When: This event originally occurred on April 15th, 2022.
Presenter: Dr. James Caruso, Chief Medical Examiner, Denver County, CO
Loperamide (trade name Imodium) is a synthetic opioid derivative that is used to decrease the frequency of bowel movements in patients with diarrhea. It first became available to the public by prescription in the mid-1970s. At the time both loperamide and diphenoxylate (trade name Lomotil) were used to treat non-infectious causes of diarrhea, such as inflammatory bowel disease and malabsorption syndromes. Lomotil is actually a combination of diphenoxylate, which is also a synthetic opioid, and atropine. Diphenoxylate was synthesized in the 1950s. While compounds containing diphenoxylate remains only available by prescription (US Schedule V), loperamide is widely available as an over-the-counter medication at nearly every pharmacy and grocery store. Loperamide and diphenoxylate both work by slowing intestinal contractility.
The investigation of a suspected death due to loperamide overdose, as with any suspected overdose, requires at least some suspicion of the drug or drugs involved. A standard medicolegal autopsy should be performed with toxicology testing that covers quantitative detection of loperamide. Because the mechanism of death may be cardiac rather than respiratory, some of the common signs of opioid overdose seen at autopsy may not be present. The scene investigation is critical and must be thorough enough to raise the suspicion that loperamide may be involved. Generally, in these cases, a history of opioid abuse or aggressive self-medication for gastrointestinal symptoms will be obtained from friends, family members, or medical records.
As with all deaths attributed to a fatal drug overdose, multiple drugs may have contributed to the death. If high concentrations of loperamide are present alone or in combination with other drugs, the Centers for Disease Control and Prevention preferred method of filing a death certificate is to list all of the drugs thought to contribute to the death in the cause of death section.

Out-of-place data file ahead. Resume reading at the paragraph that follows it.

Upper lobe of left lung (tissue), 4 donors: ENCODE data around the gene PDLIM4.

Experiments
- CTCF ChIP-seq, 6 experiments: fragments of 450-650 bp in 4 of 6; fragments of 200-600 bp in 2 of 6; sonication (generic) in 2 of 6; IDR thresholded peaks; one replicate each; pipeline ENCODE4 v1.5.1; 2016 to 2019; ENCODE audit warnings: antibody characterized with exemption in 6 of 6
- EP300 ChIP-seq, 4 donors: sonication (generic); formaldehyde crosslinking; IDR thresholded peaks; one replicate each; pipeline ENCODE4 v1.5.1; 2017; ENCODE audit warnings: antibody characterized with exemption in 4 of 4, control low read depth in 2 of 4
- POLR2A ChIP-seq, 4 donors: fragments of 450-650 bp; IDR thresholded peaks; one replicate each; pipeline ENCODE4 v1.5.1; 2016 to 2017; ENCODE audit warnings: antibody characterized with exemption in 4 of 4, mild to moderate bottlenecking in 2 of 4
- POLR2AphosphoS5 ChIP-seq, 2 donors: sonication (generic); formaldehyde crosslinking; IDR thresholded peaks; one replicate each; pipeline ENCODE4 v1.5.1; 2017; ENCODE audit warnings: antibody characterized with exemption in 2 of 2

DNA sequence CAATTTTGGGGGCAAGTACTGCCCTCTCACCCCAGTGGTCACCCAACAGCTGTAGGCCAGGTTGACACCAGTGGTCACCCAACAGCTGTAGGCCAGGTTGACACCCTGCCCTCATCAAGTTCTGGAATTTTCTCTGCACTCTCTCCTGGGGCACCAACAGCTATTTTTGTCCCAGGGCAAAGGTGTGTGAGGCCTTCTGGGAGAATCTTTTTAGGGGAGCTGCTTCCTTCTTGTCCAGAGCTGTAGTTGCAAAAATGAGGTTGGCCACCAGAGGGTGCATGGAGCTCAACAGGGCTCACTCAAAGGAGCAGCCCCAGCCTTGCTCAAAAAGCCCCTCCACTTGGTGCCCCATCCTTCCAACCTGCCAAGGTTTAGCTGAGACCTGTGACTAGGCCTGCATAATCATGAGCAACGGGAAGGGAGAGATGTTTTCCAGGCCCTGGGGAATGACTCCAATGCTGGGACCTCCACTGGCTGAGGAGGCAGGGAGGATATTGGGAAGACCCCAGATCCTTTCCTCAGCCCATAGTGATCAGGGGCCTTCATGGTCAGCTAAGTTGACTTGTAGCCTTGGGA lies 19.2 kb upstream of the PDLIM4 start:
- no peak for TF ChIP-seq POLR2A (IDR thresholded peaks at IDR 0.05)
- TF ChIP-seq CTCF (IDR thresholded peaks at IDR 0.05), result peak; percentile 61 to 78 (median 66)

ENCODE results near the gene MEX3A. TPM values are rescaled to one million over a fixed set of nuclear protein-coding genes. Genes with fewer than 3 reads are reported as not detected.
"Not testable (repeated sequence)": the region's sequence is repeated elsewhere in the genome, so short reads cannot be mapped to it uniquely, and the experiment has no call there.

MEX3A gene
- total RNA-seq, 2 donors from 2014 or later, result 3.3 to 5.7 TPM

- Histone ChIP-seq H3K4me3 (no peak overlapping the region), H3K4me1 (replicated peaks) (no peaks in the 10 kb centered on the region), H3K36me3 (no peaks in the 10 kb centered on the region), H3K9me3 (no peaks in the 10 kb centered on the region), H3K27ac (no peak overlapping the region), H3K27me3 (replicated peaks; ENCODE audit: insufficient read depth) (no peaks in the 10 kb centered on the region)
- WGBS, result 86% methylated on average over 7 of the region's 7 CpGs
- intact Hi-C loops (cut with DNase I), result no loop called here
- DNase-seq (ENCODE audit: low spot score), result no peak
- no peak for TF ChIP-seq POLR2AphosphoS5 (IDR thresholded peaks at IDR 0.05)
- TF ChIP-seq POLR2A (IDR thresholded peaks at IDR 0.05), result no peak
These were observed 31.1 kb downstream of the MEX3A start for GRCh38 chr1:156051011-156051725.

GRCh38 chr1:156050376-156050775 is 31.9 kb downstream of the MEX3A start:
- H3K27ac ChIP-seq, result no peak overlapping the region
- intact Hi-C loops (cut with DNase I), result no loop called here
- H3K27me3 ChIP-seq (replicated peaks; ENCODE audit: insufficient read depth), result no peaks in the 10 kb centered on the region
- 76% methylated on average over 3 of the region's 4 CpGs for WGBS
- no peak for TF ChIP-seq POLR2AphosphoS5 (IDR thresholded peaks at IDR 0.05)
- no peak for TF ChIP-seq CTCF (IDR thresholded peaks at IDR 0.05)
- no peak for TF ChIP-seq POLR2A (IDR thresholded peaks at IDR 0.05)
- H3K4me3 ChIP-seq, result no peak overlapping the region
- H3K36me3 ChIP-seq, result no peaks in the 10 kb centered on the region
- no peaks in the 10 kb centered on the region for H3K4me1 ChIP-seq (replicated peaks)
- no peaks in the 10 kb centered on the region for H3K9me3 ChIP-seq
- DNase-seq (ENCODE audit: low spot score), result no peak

Detailed Learning Objectives:
1. Gain a basic understanding of the pharmacology of the over-the-counter medication loperamide.
2. Appreciate how loperamide is frequently abused and how it can cause death, using case examples demonstrating the scene/history, autopsy findings, and the results of toxicology testing.
3. Learn how deaths due to loperamide ingestion have been certified by medical examiners and coroners within the context of the CDC recommendations for certifying the cause of death in cases due to drug and medication use and abuse.
*Funding for this training was made possible by a cooperative agreement between the National Network of Public Health Institutes and the Centers for Disease Control and Prevention [6 NU38OT000303-03-02]. The views expressed in written conference materials or publications and by speakers and moderators do not necessarily reflect the official policies of the Centers for Disease Control and Prevention nor does mention of trade names, commercial practices, or organizations imply endorsement by the U.S. Government.
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